More focus needed on ethics and compliance during Covid-19

02 February 2021 5 min. read
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Growing risks stemming from the Covid-19 crisis have created the space for a heavier focus on ethics and compliance efforts in the US, according to a report from Nexdigm. 

Reports from all over the world suggest that disruption caused by Covid-19 was almost an instant catalyst for regulatory breaches – either through lapses in compliance efforts or out of sheer mal-intent. The result is a business environment constantly engaged in balancing a complex array of risks.

In the US, the risk profile revolves largely around government intervention. Based on the annual Corruption Perceptions Index released by Transparency International, the US leans towards the less corrupt markets, although perceptions of public sector corruption in the country are higher than other key markets such as the UK, Germany, and Singapore. More focus needed on ethics and compliance during Covid-19According to Nexdigm (SKP), a global risk advisory and management consulting firm, this leaves the country open to myriad risks as the government takes the drivers’ seat at a time of crisis. For one, the risk of illicit activity is on the rise, as more interaction with government officials leaves more space for bribery and fraud – not only from within a business but from third-party vendors.

Topping this off is the set of risks posed even by legitimate government involvement, as regulatory frameworks change in real time and become tighter by the day. “There will be litigations and charges against organizations/individuals misusing stimulus packages and floating regulatory norms,” explained Sundar Narayanan, director of forensics at Nexdigm.

For businesses, increased enforcement and prosecution means tremendous pressure, even if all efforts are being made to be compliant. Such is the nature of the crisis and its repercussions that the pursuit of business resilience in itself opens the door to regulatory breaches.

Since the pandemic took hold, businesses have been juggling several balls at once. The transition to remote working was the immediate concern, as lockdowns forced offices to close down. “In many cases, organizations were not able to seamlessly transition to remote working due to a lack of digitization,” said Narayanan. 

“A gap in the technological infrastructure, along with the absence of mechanisms to effectively manage employees and monitor their productivity, significantly hampered the switch,” he added. Building these capabilities is a full-time pursuit, made harder by an unprecedented economic crisis that has halted spending and squeezed cash flows.

For businesses that managed to embrace remote working, a Pandora’s box of risks was thrown open, as key ‘control gaps’ emerged. A thinly spread IT network with less secure personal devices in the mix has created vulnerabilities to cyber attacks. A lack of interaction with employees is causing disconnect among colleagues and management.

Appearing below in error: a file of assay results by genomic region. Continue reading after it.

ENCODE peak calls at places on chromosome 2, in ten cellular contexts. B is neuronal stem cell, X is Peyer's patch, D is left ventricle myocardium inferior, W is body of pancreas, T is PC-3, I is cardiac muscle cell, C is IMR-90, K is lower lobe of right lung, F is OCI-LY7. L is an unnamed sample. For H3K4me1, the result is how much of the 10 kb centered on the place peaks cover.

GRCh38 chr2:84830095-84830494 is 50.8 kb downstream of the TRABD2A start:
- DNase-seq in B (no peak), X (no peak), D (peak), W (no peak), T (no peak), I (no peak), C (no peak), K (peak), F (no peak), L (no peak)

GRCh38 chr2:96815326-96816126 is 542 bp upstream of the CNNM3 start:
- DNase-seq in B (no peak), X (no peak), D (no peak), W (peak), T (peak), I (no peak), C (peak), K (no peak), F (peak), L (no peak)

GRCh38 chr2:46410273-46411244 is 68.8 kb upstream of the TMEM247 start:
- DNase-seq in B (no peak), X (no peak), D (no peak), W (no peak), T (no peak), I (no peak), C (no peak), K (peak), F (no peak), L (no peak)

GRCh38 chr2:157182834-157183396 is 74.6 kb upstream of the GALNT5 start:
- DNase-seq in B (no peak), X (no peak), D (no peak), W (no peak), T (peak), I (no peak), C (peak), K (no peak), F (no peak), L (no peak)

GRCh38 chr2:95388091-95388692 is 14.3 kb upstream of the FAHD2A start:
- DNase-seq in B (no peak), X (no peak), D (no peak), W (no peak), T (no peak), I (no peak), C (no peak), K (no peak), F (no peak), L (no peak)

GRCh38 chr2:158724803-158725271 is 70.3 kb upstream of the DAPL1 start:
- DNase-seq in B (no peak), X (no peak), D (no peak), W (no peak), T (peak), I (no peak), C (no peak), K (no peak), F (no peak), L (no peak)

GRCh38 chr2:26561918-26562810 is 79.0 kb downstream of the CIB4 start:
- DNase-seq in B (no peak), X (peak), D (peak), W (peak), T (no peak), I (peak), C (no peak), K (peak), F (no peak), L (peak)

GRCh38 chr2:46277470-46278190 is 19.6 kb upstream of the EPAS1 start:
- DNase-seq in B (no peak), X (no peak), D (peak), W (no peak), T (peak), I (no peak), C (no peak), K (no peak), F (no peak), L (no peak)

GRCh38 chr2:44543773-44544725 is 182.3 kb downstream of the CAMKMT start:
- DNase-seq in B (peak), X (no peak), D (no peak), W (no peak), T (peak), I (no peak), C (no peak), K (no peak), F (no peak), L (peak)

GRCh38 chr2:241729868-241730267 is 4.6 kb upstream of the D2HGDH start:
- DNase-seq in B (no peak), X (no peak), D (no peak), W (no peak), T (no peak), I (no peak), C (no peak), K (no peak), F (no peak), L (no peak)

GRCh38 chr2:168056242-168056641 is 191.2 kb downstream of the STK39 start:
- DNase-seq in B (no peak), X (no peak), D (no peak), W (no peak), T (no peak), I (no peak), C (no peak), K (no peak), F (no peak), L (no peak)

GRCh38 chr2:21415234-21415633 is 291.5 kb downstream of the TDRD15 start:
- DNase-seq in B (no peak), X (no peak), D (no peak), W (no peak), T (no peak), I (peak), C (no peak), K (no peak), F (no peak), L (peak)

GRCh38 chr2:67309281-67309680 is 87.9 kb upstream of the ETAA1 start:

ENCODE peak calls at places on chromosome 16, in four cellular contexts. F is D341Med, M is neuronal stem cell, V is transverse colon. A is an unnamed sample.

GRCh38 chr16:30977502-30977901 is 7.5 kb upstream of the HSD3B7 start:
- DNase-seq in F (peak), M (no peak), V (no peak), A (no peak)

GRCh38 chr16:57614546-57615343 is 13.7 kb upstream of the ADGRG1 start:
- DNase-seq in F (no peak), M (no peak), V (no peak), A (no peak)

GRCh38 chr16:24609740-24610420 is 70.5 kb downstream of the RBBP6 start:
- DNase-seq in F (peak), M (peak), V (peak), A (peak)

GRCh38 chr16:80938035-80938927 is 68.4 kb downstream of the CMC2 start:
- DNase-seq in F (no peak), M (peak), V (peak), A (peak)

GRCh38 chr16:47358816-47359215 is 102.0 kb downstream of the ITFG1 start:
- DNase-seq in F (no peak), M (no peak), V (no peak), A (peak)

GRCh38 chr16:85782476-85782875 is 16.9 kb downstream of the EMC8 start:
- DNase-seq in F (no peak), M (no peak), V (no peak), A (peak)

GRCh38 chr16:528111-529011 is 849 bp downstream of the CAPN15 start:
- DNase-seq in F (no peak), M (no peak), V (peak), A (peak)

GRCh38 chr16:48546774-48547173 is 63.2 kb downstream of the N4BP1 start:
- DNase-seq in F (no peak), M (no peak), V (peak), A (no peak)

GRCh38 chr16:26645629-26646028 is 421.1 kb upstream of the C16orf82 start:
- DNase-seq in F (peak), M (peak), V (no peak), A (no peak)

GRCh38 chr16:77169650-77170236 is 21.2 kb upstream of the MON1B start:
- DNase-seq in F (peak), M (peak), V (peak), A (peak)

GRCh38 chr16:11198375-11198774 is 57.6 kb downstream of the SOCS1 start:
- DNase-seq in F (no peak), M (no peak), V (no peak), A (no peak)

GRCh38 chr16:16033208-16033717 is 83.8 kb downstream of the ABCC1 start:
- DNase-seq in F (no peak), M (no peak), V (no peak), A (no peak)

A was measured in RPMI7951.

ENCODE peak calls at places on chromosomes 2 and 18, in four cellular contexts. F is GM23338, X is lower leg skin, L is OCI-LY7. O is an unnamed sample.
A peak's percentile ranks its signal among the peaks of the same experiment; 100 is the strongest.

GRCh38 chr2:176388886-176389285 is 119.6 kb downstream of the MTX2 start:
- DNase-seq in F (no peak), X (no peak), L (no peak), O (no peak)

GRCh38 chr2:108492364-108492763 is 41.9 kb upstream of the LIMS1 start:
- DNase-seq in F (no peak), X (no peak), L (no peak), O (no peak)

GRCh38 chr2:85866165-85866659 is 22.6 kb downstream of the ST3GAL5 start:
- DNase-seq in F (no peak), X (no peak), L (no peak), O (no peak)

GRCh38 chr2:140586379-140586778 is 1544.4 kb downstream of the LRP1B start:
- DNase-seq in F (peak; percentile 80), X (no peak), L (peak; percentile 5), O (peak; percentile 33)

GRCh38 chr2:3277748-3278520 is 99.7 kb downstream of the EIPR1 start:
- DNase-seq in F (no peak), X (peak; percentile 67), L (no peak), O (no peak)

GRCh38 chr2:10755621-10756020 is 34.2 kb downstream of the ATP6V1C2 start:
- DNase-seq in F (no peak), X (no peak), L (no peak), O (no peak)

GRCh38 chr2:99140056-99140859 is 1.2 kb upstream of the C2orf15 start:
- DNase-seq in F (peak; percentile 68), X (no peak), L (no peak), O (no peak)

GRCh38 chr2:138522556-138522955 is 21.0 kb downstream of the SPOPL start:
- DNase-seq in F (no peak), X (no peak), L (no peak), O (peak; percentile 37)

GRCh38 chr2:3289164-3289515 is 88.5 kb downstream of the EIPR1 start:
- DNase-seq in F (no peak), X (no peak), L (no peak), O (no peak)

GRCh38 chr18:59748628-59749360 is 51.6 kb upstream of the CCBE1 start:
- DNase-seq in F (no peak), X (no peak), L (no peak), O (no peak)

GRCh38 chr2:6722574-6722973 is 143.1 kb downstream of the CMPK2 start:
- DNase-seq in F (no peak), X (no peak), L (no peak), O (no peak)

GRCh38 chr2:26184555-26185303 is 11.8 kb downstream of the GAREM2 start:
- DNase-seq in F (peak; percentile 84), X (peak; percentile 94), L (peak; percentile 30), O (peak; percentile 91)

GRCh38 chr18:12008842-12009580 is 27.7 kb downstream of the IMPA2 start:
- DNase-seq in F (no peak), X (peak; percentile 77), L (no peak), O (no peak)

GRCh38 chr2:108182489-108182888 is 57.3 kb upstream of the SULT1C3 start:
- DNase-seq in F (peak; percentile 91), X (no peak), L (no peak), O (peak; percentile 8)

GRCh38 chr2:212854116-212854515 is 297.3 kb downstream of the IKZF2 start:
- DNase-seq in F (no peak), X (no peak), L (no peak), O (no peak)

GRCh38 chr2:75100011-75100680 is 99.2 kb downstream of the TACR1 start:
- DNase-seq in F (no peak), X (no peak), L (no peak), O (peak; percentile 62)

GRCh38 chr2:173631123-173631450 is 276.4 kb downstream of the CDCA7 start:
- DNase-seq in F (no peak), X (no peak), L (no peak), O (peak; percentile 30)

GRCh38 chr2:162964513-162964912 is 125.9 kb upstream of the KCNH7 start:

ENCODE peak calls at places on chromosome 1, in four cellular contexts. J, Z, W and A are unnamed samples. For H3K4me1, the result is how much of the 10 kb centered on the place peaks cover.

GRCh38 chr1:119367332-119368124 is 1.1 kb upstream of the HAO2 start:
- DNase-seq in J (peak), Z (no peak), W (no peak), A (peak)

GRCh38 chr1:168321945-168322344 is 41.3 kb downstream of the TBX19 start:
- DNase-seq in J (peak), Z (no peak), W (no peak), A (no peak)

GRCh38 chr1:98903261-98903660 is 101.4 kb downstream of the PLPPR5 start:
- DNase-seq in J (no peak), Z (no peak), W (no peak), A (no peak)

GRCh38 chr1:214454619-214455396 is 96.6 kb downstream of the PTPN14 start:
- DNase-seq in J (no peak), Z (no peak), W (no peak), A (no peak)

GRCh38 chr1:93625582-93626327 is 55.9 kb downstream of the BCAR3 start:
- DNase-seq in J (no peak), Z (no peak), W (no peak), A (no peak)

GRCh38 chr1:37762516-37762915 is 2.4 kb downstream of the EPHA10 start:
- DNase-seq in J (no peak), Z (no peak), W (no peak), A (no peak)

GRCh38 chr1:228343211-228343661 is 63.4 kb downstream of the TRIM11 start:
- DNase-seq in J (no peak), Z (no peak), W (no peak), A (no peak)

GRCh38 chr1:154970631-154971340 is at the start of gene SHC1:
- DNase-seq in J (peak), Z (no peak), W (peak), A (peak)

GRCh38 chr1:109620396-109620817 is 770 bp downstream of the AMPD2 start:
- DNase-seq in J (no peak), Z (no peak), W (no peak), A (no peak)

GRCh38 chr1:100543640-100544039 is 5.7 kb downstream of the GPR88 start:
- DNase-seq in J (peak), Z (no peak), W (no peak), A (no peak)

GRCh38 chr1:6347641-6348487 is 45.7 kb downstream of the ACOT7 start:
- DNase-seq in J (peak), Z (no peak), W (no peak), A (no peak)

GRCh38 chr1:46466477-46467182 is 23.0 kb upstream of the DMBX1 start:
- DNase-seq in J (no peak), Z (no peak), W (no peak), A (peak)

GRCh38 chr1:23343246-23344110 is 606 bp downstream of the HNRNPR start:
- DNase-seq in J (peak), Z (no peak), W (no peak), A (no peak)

Add to this the actions backed by mal-intent. “Oversight on employees loosens due to a remote situation, and compliance officers cannot monitor adherence to anti-corruption policies. This leads to bribery risk,” explained Narayanan. 

What can businesses do?

So the risk profile is large and diverse, but there are measures that can be taken to navigate this landscape. The Nexdigm report, titled ‘Global Anti-Bribery and Corruption Insights’, lists some of these.

When it comes to fixing the control gap due to remote working, Nexdigm suggests a structured approach to monitoring risk. This starts with making a monitoring framework complete with key performance indicators and reporting protocols. Compliance concerns should be embedded within general control measures, and transactional anomalies should be reviewed on a regular basis. It's important to include professionals from finance, legal, and accounting in the control process to ensure compliance on all fronts.

The challenge here is that risks still exist from third-party breaches, which puts pressure on due diligence of vendors. Once again, a systematic approach is necessary to manage these risks, starting with selecting the right due diligence model and finding the right – and most cost-effective – service provider. Due diligence procedures should fall under oversight and governance frameworks, and anomalies should be given focused attention in real time. 

Perhaps the central issue with most of these measures is that they still rely on staff members, who themselves are working remotely and disconnected from the organization. This is where the need for training becomes crucial. “Training not only helps in reflecting the organizational stand on ethics and compliance but also enables reiterating the expectations from the stakeholders,” said Narayanan. He suggests e-learning modules that can instill and reinforce ethical principles among the workforce. 

Lastly, the report highlights that a compliance officer alone cannot manage changes of the scale described above, even if they have a direct line of communication with company leadership. What businesses need is for ethical considerations to be instilled across the entire stakeholder ecosystem – starting with various departments within the business and extending to the wide network of partners, board members, vendors, and stakeholders. Spurring this network into action is a company’s best shot at compliance in a challenging time.